“Russian Offensive Campaign Assessment,” analysts Kateryna Stepanenko and Frederick W. Kagan, ISW, 02.12.23.

  • “Russia has partially regained the ability to conduct successful information campaigns in support of strategic objectives and even discrete operational aims. … Russian information campaigns have supported a continuous strategic objective of deterring or slowing the West’s provision of material support to Ukraine.”
  • “Russia’s operational-level information campaigns aim either to set conditions for planned Russian operations or to mitigate Russian military failures. … The Kremlin reframed its information operations to exaggerate the importance of every tactical advance.”
  • “It is now clear that the Russian information campaign centering on peace negotiations that intensified in December 2022 was aimed—among other things—at delaying the provision of Western tanks and other advanced equipment essential for the continuation of Ukrainian mechanized counteroffensives in order to set conditions for Russia’s own planned offensives.”
  • “Kremlin officials are continuing to foster the narrative that Western transfers of longer-range precision rocket systems and Leopard tanks pose some new threat to Russian security, even though they pose no greater threat than the provision of Soviet tanks or other precision systems.”
  • “All these information campaigns will support overarching Kremlin strategic aims of splitting the West from Ukraine, deterring or delaying the provision of Western materiel and generally undermining Western support for Ukraine and the cohesion of the Western coalition.” 

“We can all learn from the Finnish approach to defense,” Elizabeth Braw of the American Enterprise Institute, FT, 02.09.23.

  • “When Russia invaded Ukraine a year ago, Kyiv surprised the Kremlin by demonstrating the extent to which Ukrainians were willing to defend their country. Other countries should take heed, even if no such invasion is imminent, because real defense is about more than just buying weapons—it involves the entire population. Finland has been engaging its citizens in national security initiatives for decades, with results that suggest their example is one to follow.”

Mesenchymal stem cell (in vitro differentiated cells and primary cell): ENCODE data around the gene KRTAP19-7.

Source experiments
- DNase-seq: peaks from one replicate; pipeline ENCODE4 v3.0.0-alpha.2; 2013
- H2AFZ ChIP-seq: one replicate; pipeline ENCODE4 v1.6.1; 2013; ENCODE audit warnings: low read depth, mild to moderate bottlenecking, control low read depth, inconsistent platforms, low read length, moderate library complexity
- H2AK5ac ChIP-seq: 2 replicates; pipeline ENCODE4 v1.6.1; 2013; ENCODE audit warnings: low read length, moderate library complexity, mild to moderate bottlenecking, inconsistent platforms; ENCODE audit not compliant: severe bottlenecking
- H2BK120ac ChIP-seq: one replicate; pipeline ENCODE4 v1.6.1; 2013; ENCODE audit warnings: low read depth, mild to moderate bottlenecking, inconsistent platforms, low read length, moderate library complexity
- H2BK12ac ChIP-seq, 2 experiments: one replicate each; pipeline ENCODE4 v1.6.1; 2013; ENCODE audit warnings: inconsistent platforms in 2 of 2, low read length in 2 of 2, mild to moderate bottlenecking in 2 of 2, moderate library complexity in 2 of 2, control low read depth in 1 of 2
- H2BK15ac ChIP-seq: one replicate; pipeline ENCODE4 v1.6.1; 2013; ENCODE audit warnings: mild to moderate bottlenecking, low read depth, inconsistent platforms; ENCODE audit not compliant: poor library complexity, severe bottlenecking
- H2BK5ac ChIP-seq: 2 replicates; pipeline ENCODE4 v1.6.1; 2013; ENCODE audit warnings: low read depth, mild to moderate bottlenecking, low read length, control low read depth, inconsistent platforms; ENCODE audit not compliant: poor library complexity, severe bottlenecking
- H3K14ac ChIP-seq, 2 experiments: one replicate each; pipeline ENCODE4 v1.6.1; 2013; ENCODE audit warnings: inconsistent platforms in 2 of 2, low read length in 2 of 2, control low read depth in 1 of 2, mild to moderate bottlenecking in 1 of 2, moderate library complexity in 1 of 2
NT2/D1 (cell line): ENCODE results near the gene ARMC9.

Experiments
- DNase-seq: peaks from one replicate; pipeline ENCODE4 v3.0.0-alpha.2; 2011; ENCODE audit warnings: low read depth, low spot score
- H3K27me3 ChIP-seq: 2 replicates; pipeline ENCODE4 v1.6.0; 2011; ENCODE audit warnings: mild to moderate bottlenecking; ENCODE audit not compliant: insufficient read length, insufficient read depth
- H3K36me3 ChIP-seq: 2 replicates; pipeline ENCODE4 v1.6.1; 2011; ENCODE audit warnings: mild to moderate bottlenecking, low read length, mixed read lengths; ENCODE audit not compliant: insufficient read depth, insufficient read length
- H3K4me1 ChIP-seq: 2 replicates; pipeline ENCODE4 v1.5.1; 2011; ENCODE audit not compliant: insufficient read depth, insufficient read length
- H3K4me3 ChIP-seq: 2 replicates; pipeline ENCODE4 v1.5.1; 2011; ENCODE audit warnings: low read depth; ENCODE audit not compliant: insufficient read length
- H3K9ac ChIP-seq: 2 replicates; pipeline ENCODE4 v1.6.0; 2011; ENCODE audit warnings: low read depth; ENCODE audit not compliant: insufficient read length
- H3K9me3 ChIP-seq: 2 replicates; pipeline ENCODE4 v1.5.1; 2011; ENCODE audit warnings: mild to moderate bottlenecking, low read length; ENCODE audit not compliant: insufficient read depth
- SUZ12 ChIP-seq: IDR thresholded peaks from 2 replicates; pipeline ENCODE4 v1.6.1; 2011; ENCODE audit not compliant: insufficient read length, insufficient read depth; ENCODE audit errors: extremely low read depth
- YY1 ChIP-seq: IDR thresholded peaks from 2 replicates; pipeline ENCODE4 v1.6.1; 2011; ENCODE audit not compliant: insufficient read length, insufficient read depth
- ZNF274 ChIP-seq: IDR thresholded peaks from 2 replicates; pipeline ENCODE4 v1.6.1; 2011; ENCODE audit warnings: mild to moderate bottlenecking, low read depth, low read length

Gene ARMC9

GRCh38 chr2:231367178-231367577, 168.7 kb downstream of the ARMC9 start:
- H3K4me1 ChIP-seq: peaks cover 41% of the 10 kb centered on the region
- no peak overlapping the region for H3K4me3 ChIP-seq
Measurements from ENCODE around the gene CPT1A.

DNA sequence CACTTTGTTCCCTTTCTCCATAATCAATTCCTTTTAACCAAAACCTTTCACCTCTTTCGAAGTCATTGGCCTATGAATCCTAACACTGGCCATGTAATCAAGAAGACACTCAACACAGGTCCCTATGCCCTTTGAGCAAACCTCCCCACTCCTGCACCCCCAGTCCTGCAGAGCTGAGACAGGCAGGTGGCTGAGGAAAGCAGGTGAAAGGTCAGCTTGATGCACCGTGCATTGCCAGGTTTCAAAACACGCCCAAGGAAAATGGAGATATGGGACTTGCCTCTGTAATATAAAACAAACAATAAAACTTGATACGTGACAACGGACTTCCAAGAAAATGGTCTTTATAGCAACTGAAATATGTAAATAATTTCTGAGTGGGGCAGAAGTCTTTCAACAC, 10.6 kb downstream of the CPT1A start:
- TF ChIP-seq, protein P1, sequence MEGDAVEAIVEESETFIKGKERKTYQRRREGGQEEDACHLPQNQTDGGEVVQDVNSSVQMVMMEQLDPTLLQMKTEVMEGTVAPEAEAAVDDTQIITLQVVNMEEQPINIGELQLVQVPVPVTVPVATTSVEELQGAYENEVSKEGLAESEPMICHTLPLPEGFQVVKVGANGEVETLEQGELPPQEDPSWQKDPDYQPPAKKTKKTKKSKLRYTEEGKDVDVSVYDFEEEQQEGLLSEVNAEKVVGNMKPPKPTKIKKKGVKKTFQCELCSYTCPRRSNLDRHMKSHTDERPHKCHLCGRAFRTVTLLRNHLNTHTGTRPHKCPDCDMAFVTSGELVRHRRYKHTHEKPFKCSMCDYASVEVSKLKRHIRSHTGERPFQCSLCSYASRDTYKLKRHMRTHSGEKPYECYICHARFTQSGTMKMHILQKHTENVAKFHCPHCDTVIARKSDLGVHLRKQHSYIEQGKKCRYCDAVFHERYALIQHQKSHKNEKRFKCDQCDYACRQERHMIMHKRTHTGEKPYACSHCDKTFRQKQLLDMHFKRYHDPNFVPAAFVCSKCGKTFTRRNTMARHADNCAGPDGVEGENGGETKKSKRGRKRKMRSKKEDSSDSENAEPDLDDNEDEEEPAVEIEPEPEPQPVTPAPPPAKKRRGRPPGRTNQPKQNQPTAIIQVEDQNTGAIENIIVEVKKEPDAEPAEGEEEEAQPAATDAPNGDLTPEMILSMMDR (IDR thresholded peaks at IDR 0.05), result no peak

• “According to an annual poll conducted by the Finnish Defense Ministry, 82% of the country’s inhabitants say they would be ‘prepared to participate’ in defense activities. This is not a new sentiment. Five years ago, 87% answered yes.”
  • “Finland’s effectively managed conscription gives the nation an obvious head start when it comes to defense. Every country, though, can involve its citizens—and the governments of developed nations are well placed to do so by one measure.”
  • “Of the OECD’s member states, 17, including Germany, Australia and most of Northern Europe, enjoy the trust of more than half of their population. Governments would do well to recognize the link between a trustworthy government and citizens’ will to defend. They should offer people opportunities to help keep their country safe. When a crisis occurs, they will find that this investment pays enormous dividends. Indeed, it can even help prevent a crisis in the first place.”

Punitive measures related to Russia’s war against Ukraine and their impact globally:

“For Fear or Money, Consumer Giants Are Staying in Russia,” reporters Dasha Afanasieva and Daniela Sirtori-Cortina, Bloomberg, 02.12.23.

  • “It’s been nearly a year since Russia invaded Ukraine, but shoppers in Moscow can still get ahold of Activia yogurt and Oral-B electric toothbrushes and L’Oréal serums. Some products are left over from the days before President Vladimir Putin sent troops across the border, but many goods continue to be supplied by American and European companies with outposts in the pariah state.”